It all starts with a dream, a child’s dream of pursuing a successful dual career in sports and education.
The dream takes them through a well-planned and supportive process, bravely navigating through the struggles and challenges of youth development.
In the realm of sports education, the Mediterranean College of Sport (MCS) aims to be a beacon of excellence, providing a dynamic and vibrant learning environment for student-athletes guided by a dedicated team of professionals.
We had the opportunity to sit down with George Micallef, the Director of Sport Development and Recruitment at MCS, to delve into the college’s purpose, vision, and coaching philosophy.
Opening its doors in September 2024, MCS will cater to students aged between 11 and 18, specialising in football, athletics, swimming, water polo, and artistic swimming.
It offers a unique opportunity for students to complete their education up to Sixth Form level while honing their sporting abilities and strengths.
Located opposite St Aloysius College in Birkirkara, MCS stands as a separate educational institution, distinct in both its educational atmosphere and curriculum.
At MCS, sport takes centre stage in the educational approach, aiming to unlock the full potential of student-athletes and foster a sustainable dual-career ecosystem.
Fostering Growth Mindset, Potential
Micallef, formerly the first Head of the National Sport School, passionately describes the college’s mission, emphasising the importance of developing athletes with a growth mindset.
“Our vision is to integrate coaching, sports science, and educational excellence in a dual career path,” Micallef explained.
“By nurturing holistic well-being and a learner-centred approach, we can enable all student-athletes to unlock and fulfill their potential.”
MCS’s coaching philosophy places great importance on coaching the person behind the sport.
Micallef highlights that each athlete is an individual with unique goals, strengths, and challenges. The college’s sports coaching philosophy is rooted in the Long-Term Athlete Development (LTAD) approach, which encompasses physical, technical, tactical, and psychological aspects.
Age-appropriate training and development are essential, recognising the distinct capacities of athletes at different stages of their development.
Micallef emphasises that MCS’s coaching approach will be tailored to each athlete’s age and individual needs.
Core values will play a vital role in shaping the character of student-athletes at MCS. Micallef said: “We believe in instilling and promoting core values such as work ethic, discipline, resilience, passion, and creativity.
“These values serve as the solid foundation of our coaching philosophy, guiding athletes in their sporting journey and shaping their character for life beyond sports.”
Creating a positive and caring environment is another crucial aspect of MCS’s coaching philosophy.
“We will foster an environment where athletes are supported and encouraged,” Micallef noted.
“We will prioritise the emotional well-being of athletes, promoting mental resilience, self-confidence, and a growth mindset.”
In line with a progressive approach, bio-banding will be implemented to match athletes based on their biological development rather than just chronological age. This approach maximises physical, psychological, and social benefits, enhancing skill development, reducing injury risks, and promoting healthy competition.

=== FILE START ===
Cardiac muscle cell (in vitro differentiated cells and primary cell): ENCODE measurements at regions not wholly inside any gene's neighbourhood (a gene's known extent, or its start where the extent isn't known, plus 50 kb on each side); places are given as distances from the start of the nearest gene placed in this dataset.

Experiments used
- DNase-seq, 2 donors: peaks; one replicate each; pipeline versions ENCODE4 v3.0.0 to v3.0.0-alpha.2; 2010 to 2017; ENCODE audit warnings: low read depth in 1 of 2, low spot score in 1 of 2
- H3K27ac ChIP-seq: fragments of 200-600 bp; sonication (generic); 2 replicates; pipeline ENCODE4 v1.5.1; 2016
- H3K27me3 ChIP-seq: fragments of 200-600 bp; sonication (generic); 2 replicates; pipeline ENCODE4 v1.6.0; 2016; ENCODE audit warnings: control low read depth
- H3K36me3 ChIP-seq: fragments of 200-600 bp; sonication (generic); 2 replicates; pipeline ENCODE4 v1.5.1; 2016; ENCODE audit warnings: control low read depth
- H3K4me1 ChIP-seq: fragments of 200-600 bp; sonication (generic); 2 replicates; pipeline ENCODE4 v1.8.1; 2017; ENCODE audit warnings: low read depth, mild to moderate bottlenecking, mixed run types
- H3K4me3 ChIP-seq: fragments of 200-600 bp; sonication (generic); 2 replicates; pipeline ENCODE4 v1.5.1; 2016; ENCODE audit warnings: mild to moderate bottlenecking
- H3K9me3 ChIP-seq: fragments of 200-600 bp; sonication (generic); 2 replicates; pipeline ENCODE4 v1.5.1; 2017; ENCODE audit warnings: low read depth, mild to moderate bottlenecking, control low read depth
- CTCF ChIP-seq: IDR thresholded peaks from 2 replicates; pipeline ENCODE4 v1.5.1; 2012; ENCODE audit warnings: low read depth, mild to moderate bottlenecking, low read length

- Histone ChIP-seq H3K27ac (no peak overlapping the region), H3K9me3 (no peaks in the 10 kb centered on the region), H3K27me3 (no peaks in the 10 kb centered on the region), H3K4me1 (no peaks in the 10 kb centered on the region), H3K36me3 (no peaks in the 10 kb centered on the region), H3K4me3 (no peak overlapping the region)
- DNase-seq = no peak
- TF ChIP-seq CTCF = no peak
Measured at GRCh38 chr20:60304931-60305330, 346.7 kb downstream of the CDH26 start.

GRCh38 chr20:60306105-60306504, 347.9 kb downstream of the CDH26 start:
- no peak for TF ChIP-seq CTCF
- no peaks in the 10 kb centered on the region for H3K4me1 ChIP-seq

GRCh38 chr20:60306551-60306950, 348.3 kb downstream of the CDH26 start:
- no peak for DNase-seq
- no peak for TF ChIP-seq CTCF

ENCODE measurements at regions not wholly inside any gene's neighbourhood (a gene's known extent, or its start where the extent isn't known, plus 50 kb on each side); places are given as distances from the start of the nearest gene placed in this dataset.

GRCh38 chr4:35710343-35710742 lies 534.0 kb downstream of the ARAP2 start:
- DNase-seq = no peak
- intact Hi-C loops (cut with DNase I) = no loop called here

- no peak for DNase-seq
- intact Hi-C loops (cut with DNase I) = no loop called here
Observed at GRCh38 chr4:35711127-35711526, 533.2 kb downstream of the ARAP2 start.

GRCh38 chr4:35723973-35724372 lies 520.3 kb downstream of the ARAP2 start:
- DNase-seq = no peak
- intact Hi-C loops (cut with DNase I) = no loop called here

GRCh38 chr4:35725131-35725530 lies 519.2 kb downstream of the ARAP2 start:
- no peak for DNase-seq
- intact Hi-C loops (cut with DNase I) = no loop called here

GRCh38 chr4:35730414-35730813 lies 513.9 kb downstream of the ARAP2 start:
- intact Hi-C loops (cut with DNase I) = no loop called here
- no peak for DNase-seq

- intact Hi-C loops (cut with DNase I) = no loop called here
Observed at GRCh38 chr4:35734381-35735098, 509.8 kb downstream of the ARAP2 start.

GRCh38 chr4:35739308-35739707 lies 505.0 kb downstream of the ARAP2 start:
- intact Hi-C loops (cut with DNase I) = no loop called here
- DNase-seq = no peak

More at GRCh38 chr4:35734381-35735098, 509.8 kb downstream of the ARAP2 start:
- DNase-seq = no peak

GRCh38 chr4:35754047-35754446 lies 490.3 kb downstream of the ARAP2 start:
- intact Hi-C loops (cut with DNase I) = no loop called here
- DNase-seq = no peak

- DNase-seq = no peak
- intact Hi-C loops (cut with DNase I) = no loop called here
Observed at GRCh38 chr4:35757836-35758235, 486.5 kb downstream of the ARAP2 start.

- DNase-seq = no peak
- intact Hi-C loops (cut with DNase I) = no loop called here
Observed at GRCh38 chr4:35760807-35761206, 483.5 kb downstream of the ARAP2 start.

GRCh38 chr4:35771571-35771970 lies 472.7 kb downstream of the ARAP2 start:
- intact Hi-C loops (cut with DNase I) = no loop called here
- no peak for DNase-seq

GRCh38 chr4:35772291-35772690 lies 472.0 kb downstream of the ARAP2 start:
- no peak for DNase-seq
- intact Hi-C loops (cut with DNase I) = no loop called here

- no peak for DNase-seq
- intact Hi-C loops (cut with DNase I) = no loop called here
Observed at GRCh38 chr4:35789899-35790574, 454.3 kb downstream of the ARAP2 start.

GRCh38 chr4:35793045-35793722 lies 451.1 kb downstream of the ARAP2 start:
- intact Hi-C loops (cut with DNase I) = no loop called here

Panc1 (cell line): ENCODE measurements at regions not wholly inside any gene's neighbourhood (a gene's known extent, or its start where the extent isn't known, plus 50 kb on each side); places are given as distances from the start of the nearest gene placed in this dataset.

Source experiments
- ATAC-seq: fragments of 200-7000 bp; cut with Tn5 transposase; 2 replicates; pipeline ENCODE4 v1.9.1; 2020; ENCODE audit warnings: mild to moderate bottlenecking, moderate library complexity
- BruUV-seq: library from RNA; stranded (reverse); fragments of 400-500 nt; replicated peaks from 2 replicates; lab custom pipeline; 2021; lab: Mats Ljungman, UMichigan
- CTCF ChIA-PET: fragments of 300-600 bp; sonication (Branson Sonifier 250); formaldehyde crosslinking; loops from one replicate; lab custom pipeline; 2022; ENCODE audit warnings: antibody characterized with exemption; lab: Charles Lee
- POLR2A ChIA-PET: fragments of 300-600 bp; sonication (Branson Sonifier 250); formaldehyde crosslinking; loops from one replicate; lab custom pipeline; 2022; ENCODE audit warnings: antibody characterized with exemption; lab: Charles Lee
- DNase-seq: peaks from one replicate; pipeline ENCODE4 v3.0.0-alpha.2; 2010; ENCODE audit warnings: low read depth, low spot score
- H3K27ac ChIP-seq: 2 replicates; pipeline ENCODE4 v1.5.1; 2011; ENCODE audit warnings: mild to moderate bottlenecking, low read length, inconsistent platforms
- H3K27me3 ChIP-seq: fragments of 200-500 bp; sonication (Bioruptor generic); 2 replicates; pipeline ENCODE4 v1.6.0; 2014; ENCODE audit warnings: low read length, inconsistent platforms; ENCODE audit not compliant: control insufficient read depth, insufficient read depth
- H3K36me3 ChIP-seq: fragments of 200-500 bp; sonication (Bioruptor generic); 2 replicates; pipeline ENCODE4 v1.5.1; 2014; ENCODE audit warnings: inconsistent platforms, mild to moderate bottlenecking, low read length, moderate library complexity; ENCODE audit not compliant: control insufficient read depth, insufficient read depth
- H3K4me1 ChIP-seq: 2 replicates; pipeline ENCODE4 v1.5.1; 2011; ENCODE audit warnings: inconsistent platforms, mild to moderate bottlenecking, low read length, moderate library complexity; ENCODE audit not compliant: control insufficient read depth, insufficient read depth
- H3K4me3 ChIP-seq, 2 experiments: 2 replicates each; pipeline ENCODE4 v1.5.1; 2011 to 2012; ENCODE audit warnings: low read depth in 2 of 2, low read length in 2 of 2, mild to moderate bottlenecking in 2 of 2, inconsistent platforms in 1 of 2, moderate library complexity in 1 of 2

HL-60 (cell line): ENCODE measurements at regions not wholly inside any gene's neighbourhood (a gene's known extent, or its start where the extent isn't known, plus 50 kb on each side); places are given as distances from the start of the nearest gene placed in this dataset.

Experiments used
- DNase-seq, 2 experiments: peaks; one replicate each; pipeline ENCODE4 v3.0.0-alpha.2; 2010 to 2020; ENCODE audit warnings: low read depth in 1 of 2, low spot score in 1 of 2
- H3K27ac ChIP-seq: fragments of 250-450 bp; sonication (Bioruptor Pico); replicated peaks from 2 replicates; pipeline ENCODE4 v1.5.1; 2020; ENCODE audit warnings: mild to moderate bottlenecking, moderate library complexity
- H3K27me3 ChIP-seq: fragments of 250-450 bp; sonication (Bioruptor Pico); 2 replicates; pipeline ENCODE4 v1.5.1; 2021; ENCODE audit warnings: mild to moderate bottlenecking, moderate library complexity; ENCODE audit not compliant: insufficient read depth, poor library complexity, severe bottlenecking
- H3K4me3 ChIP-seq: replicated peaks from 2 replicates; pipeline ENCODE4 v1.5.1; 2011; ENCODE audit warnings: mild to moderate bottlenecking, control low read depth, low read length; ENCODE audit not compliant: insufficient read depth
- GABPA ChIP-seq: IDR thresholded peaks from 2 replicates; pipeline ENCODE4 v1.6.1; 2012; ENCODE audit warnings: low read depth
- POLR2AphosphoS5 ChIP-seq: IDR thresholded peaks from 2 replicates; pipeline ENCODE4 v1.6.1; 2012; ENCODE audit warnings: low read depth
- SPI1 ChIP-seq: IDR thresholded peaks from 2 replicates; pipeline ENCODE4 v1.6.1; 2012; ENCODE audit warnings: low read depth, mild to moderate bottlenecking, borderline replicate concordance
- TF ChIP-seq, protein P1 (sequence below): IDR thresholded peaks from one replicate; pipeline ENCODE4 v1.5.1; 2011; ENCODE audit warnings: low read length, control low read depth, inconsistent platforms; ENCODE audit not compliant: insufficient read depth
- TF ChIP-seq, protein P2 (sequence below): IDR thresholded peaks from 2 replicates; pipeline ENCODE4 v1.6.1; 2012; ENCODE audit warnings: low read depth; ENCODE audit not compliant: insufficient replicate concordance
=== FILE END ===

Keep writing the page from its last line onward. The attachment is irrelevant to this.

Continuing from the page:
MCS values inquiry-based learning, encouraging athletes to actively participate in their own development by asking questions, exploring possibilities, and seeking deeper understanding.
This fosters critical thinking skills, problem-solving abilities, and a stronger connection to their sport.
To maximise athlete development, MCS will adopt a multidisciplinary team approach, emphasising collaboration and open communication among athletes, coaches, parents, and other stakeholders.
Micallef underscored the importance of alignment and a unified sporting community, stating, “We will involve all parties in decision-making processes, ensuring that everyone’s perspectives are heard and respected. This collaborative approach helps create a supportive and cohesive environment for student-athletes.”
Micallef emphasised that the X factor in MCS’s sports provision will be a state-of-the-art Sport Science and Research Centre.
“Sports Science will be the vehicle to optimise performance potential and the physical and psycho-social development of our young athletes,” he explained.
The programme covers areas such as strength and conditioning, sport psychology, performance analysis, sport nutrition, sport biomechanics, and sport physiology. These disciplines build the fundamentals underlying physical and mental capacities, enabling athletes to express their skills at a higher level.
Micallef reiterated the college’s commitment to providing a secure, enjoyable, and uplifting coaching environment. “We will strive to assist athletes in making significant improvements, setting realistic and attainable goals, and ensuring their long-term development,” he concluded.
With a clear vision, a learner-centred approach, and a coaching philosophy focused on holistic development, the Mediterranean College of Sport will seek to shape future elite athletes and provide an enriching educational experience.
Through the integration of coaching, sports science, and educational excellence, MCS aims to pave the way for student-athletes to reach their full potential.
Registrations for admission into MCS are currently open through the college’s website www.mcs.edu.mt, and for more information, you can contact MCS at firstname.lastname@example.org.
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